In the tradition of Paranormal Activity and The Blair Witch Project, an American teen recounts the strange events that occur after she moves into a new—and very haunted—home with her family in this chilling diary that features photos and images of what she experienced.
Letters, photographs, and a journal…all left behind in the harrowing aftermath.
Following her parents’ high-profile divorce, Paige and her brother are forced to move to Idaho with their mother, and Paige doesn’t have very high hopes for her new life. The small town they’ve moved to is nothing compared to the life she left behind in LA. And the situation is made even worse by the drafty old mansion they’ve rented that’s filled with spiders and plenty of other pests that Paige can’t even bear to imagine.
Pretty soon, strange things start to happen around the house—one can of ravioli becomes a dozen, unreadable words start appearing on the walls, and Paige’s little brother begins roaming the house late at night. And there’s something not right about the downstairs neighbor who seems to know a lot more than he’s letting on.
Things only get creepier when she learns about the cult that conducted experimental rituals in the house almost one hundred years earlier. The more Paige investigates, the clearer it all becomes: there’s something in the house, and whatever it is…and it won’t be backing down without a fight.
Diary of a Haunting THURSDAY, JANUARY 1, 11:14 A.M. New year, new journal! Or well, new attempt at old journal.
I haven’t posted here in forever. I can’t believe I even remember the password. All my old posts are so ridiculous. I’m not even friends with those people anymore. I used to get so worked up about this or that boy, or who was passing notes in math class. All that stuff seems far away now, ever since Real Life came along and punched me in the face.
From now on I am only posting locked entries—I don’t think anyone I know is still on this site anyway, but just in case. It’ll be kind of a relief to have one place where I can be completely honest . . . even if it doesn’t always make me look that great.
But really, it’s everyone else who look like assholes right now. I just . . . I cannot believe my dad. My dad! The person I loved and admired most in this world, who I looked up to . . .
It’s been six months, but I still can’t wrap my head around the fact that he was having an affair. That now he has a new wife, that he has no interest in even seeing me and Logan anymore. I mean, he says he does, but that seemed like it was more for the judge than for us. I can hardly blame the new girl for not wanting to deal with stepkids, what with her being all of TWENTY-TWO.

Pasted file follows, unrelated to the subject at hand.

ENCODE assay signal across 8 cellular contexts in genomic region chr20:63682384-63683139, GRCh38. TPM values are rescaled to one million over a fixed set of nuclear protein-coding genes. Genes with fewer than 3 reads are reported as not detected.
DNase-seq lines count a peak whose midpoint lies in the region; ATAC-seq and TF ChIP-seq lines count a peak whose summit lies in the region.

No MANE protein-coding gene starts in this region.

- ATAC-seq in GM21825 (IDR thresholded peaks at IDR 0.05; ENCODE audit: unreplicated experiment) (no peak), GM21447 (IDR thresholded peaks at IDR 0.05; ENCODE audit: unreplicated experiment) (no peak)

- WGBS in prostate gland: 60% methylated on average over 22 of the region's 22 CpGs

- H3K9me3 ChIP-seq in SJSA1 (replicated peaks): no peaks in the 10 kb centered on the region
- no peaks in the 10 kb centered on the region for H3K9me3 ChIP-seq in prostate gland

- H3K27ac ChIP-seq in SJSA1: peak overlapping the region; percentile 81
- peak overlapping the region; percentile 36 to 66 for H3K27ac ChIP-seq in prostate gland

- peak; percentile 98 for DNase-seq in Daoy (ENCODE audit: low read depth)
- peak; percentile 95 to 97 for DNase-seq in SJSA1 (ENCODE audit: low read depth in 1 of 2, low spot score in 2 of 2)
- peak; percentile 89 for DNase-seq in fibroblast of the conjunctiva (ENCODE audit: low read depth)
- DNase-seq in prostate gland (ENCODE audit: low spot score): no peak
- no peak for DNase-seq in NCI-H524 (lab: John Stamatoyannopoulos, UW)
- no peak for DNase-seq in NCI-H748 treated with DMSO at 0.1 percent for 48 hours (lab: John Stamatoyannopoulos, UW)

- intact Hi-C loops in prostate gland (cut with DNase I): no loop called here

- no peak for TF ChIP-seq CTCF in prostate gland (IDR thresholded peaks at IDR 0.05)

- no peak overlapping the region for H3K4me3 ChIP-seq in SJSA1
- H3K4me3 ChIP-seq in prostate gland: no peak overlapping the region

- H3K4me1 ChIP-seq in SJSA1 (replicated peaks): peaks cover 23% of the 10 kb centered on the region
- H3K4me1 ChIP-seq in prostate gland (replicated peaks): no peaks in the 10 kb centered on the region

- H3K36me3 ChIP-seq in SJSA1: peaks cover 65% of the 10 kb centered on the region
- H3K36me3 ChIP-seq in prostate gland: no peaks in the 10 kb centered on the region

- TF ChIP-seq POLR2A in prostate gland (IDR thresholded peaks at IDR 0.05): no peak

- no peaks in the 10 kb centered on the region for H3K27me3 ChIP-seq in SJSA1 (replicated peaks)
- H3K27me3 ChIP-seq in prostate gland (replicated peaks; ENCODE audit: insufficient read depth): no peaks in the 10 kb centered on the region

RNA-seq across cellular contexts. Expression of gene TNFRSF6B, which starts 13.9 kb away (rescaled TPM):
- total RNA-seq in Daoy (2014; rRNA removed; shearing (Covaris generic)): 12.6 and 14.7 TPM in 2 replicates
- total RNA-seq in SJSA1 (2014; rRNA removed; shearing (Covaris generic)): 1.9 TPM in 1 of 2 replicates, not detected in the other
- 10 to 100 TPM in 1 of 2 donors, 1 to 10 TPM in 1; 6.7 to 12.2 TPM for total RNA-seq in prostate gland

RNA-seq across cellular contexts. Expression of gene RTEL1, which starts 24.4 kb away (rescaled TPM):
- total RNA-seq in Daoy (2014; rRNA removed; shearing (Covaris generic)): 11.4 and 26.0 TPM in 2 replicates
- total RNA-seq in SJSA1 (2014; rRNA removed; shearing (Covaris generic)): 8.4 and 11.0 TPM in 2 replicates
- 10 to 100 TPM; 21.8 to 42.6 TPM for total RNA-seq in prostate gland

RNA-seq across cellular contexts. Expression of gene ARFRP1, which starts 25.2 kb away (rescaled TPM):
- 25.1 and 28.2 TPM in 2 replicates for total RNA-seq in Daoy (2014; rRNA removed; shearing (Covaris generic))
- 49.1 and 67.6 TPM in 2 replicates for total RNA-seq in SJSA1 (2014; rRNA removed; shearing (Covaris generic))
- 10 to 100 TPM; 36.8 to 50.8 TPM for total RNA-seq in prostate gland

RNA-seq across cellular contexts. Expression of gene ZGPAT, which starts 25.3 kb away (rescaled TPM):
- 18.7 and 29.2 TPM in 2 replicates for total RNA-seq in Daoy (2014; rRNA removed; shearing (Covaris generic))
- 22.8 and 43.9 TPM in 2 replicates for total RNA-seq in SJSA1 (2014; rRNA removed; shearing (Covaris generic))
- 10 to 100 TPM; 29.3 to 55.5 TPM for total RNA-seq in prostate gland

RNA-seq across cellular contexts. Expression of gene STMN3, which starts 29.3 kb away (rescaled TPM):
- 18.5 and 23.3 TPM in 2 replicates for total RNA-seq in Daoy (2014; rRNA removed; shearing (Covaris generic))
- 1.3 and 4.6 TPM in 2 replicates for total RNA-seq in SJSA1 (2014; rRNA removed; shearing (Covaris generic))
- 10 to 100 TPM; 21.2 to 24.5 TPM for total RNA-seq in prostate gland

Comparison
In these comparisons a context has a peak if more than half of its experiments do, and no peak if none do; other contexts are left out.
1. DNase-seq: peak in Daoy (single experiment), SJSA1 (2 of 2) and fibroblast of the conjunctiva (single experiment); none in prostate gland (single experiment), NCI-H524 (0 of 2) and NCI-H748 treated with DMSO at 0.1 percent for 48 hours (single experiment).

And the worst thing is what a cliché it is. It’s not like I completely lived in a bubble. I was semi-aware that Hollywood producers don’t have the greatest record of staying married to one woman their whole lives . . . especially when that woman was a beautiful young movie star when they got married. And that’s exactly what all the industry rags are saying, *obviously*. It feels like everyone outside these four walls is actually yawning at how lame and predictable this divorce is, my dad trading Mom in for the younger version.
I don’t know, I shouldn’t be shocked, but I am. Call me naive, but I really believed our family was different. We used to joke about it around the dinner table, how all that Hollywood gossip would never affect us because Mom and Dad were real people, not like the stereotypical plastic LA-types. They even named me Paige and not, like, Starfruit or Crash or some absurd celebaby name. But haha, turns out the joke is on me. And I’m the only one who didn’t see the punch line coming a mile away.
Well, me and Mom. If anyone is handling this worse than I am . . .
And that’s the thing. Part of me is really glad to see her starting to get back on her feet at last. It’s definitely a step up from alternately sobbing and staring off into space, or screaming into her phone at her lawyer—though that was good in a way, because it got her a fat settlement (another good thing about my parents being “real people” is they didn’t have a prenup, like the rest of Hollywood). So there’s that at least.
Does that sound awful?
Mercenary. That’s what the New Girl called Mom, according to TMZ (which I have stopped reading, obviously, but the kids in school insist on feeding me every gross detail).
But whatever, the whole point of this journal is for me to be able to say these ugly things and not feel bad about it. So there it is: I am glad that if Dad has to be a scumbag and ruin everybody’s life, at least we get some money out of it.
And I’m glad Mom is doing better. I really am. But I wish she could find a way of getting better that’s less disruptive to *my* life. Haven’t I been through enough upheaval this year? Now, in addition to losing my family, I’m also about to lose all my friends, my school, my room, everything that is familiar to me, all so Mom can follow her dream out in . . . God, it makes me cringe to even say it. Idaho.
IDAHO. Is that not just . . . completely psychotic or what? Is that even a real place? I guess Cassie and Mackenzie went there last year to ski, but I don’t think we’re moving to the ski-resort part.